• Tue
  • Jul 29, 2014
  • Updated: 5:33am

Paternity leave helps redress the balance

PUBLISHED : Saturday, 21 April, 2007, 12:00am
UPDATED : Saturday, 21 April, 2007, 12:00am

Hong Kong's much talked about, but still largely elusive, efforts to create a better work-life balance have been given a boost with the announcement by energy utility CLP Power that it will introduce three days of fully paid paternity leave.


Chan Hin-sang, CLP group human resources manager - employee relations and communications, said the introduction of paternity leave was just one of many company-initiated family friendly practices designed to create a better work-life balance for employees. Three days leave at full pay will be granted to staff who have completed their probationary period when their registered wives give birth.


'The paternity leave concept has been well received by employees, which we see as another morale-lifting incentive,' Mr Chan said. Each year, about 100 wives of CLP employees give birth.


He said paternity leave, which includes a HK$1,000 lai see or 'Baby Boom Grant', was part of a policy to develop a family-friendly working environment in which employees would also be offered three days extra leave when they married. The three-day leave could be taken from one day before to six months after a wedding.


CLP joins Standard Chartered Bank, which announced in February it would introduce five days of paternity leave for its staff. At the British Council in Hong Kong, all male staff members are entitled to paternity leave of 10 days on the birth of their child.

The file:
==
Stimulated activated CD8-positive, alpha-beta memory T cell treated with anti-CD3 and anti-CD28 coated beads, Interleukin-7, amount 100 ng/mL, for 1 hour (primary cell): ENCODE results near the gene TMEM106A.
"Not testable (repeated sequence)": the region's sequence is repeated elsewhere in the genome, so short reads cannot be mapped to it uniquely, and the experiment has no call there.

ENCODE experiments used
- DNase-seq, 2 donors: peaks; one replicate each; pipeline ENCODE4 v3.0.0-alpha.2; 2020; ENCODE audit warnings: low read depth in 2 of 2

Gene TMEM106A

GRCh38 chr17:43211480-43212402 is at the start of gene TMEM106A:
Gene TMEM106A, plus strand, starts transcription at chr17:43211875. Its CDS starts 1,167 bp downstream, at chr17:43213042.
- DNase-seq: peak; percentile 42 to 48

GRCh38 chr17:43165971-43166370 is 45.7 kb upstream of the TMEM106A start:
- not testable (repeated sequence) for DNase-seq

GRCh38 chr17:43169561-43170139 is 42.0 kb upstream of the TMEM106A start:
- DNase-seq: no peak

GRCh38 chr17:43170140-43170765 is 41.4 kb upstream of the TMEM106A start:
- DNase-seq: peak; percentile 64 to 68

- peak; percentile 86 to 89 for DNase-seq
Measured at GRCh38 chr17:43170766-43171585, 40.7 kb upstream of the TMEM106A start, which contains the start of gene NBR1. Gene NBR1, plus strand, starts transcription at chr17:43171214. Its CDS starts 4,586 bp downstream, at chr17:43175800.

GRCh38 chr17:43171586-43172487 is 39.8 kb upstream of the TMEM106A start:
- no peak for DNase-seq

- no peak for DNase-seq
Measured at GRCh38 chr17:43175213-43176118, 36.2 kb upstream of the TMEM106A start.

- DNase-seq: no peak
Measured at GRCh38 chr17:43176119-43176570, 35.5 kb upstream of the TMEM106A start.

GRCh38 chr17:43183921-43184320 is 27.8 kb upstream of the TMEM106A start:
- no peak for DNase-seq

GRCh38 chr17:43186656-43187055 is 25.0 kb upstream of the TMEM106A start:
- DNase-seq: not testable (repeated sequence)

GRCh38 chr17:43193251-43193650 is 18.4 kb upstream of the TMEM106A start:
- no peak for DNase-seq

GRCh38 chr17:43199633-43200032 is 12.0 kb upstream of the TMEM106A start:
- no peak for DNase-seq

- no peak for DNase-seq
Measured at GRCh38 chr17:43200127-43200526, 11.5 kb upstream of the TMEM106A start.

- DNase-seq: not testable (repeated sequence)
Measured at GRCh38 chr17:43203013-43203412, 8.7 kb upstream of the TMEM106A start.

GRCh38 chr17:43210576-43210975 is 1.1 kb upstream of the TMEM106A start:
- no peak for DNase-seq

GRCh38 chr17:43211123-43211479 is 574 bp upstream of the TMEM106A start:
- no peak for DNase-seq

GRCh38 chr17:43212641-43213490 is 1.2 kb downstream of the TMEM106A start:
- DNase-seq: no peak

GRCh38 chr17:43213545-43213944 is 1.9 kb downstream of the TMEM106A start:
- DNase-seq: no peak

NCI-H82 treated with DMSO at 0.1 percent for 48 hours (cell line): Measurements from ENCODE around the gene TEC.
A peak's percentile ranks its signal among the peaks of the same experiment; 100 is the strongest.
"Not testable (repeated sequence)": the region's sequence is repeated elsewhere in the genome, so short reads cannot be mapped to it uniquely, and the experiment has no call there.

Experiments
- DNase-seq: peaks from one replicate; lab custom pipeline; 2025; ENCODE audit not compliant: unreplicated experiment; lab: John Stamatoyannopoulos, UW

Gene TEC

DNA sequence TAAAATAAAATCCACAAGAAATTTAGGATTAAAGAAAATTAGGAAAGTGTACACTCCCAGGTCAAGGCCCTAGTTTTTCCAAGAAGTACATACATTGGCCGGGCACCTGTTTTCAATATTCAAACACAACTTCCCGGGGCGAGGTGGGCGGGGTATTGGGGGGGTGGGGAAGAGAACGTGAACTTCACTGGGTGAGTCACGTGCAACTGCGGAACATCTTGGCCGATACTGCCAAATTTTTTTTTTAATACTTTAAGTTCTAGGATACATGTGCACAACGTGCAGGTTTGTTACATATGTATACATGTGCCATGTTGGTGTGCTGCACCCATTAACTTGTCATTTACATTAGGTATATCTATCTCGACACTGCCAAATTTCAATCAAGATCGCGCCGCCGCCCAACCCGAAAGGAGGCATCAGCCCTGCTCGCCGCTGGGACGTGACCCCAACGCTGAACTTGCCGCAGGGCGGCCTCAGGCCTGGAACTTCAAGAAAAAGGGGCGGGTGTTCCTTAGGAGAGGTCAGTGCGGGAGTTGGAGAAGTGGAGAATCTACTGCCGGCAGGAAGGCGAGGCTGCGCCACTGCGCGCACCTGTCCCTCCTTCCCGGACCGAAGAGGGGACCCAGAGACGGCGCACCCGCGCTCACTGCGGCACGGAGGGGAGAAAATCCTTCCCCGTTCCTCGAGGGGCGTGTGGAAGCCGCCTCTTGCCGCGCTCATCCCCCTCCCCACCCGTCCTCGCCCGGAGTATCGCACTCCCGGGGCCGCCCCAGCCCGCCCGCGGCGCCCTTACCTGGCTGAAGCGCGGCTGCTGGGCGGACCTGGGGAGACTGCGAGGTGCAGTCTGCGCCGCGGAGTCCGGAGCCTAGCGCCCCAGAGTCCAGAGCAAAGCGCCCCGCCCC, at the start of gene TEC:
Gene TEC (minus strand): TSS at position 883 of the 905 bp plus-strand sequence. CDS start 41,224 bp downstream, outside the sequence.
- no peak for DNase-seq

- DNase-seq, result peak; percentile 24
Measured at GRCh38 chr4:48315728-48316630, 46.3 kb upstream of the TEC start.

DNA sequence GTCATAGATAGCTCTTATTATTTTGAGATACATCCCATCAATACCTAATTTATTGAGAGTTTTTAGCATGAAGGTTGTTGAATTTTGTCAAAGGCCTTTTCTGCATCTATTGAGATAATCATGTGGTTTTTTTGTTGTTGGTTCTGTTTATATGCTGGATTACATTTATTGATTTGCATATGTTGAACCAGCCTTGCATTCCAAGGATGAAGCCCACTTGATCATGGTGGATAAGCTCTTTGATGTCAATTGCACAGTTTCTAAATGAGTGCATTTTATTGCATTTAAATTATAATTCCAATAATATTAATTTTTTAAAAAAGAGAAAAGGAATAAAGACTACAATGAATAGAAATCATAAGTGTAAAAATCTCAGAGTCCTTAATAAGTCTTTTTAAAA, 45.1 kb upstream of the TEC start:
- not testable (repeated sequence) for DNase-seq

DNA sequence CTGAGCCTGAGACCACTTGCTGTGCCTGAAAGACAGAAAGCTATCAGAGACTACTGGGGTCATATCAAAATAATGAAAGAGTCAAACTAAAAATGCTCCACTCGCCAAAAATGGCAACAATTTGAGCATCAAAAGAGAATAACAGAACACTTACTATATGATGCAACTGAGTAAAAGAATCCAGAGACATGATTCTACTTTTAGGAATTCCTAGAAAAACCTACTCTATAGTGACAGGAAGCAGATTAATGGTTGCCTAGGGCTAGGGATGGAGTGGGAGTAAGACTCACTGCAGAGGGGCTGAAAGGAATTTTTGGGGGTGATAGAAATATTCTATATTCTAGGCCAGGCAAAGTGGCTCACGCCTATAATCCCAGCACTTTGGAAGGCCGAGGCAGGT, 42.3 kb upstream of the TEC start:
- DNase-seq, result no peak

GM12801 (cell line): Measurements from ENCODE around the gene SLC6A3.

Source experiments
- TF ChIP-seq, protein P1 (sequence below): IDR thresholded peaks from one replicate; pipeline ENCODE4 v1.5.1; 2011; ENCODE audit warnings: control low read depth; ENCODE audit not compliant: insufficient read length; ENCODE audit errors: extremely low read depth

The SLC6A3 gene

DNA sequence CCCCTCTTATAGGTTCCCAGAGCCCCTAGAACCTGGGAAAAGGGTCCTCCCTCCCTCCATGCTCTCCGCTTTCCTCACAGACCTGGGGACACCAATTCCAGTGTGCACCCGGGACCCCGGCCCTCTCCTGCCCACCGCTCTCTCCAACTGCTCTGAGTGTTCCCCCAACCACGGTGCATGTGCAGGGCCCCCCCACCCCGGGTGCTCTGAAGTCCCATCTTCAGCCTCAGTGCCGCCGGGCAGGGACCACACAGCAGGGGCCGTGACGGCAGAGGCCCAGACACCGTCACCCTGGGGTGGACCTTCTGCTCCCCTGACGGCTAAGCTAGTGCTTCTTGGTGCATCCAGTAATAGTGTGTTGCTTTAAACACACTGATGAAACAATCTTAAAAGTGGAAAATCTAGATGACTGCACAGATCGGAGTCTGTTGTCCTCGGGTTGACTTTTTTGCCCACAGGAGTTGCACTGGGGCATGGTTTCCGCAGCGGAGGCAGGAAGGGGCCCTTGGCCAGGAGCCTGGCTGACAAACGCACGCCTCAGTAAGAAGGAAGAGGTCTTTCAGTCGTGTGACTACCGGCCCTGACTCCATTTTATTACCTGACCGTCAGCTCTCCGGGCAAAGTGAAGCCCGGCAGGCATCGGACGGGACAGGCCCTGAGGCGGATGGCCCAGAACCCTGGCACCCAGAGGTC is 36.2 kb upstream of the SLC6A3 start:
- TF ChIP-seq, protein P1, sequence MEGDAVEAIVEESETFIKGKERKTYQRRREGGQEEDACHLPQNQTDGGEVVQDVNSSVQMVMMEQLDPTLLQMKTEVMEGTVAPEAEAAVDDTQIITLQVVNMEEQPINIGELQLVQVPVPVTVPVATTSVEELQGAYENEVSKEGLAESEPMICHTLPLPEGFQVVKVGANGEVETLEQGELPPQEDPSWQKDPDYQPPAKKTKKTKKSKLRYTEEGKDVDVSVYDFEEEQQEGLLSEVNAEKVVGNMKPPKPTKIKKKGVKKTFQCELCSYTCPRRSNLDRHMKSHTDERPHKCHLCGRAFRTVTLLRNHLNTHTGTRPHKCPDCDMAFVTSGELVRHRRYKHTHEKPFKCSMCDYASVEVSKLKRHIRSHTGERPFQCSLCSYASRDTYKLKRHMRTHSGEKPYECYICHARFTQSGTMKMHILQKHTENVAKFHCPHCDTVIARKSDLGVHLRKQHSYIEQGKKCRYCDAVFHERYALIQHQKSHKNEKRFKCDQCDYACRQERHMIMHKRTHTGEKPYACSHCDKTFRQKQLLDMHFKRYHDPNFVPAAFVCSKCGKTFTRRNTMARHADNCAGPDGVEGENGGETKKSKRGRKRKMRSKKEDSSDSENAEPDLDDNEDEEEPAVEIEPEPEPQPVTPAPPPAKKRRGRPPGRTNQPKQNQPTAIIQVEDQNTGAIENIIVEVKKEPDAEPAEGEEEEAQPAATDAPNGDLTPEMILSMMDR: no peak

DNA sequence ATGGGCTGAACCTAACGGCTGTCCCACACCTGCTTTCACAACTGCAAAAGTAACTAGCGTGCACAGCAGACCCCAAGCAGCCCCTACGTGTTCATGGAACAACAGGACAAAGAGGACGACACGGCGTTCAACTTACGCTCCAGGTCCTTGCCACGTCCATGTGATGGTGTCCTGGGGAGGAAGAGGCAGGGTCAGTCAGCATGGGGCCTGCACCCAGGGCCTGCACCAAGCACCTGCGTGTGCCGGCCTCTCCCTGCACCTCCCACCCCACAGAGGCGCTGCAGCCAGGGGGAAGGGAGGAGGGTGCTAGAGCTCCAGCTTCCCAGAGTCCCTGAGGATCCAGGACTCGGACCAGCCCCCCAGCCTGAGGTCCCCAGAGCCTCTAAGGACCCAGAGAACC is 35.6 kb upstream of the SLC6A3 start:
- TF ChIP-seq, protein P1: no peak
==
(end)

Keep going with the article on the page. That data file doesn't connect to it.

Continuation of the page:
The company is also increasing its one-day funeral or compassionate leave to up to three days for employees who have completed their probationary period.


Former Permanent Secretary for Economic Development and Labour Matthew Cheung Kin-chung said that Hong Kong might introduce legislation on paternity leave as part of a push to encourage more family-friendly workplaces. Mr Cheung said the government was studying the feasibility of introducing legislation by taking references from international examples, but it needed to consider the impact of legislation on the operating costs of Hong Kong's small- to medium-sized enterprises.


Hong Kong's employment law states women should receive 80 per cent of their salary for their 10-week maternity leave if they have worked continuously for a company for 40 weeks. However, there is no provision for paternity leave.


Under its new family-friendly system, CLP's women employees will now receive full payment instead of 80 per cent of the salary during their maternity leave.


Mr Chan said the company hoped that the new plan would encourage employees to have children.


He said that since CLP had introduced a five-day work week, flexible working hours and other work-friendly initiatives in the late 1990s there had been no loss of productivity but instead a noticeable increase in employee sense of well-being. Except for emergencies, essential services and exceptional circumstances, each of CLP's 4,000 employees operate around a five-day week schedule.


Pregnant pause


CLP offers three days paternity leave at full pay to staff that have completed their probationary period when their registered wives give birth.


Under its new family-friendly system, CLP's women employees will now receive full payment instead of 80 per cent of their salary during their 10-week maternity leave.


The government is reviewing the issue of paternity leave as part of an ongoing push to encourage more family-friendly workplaces.


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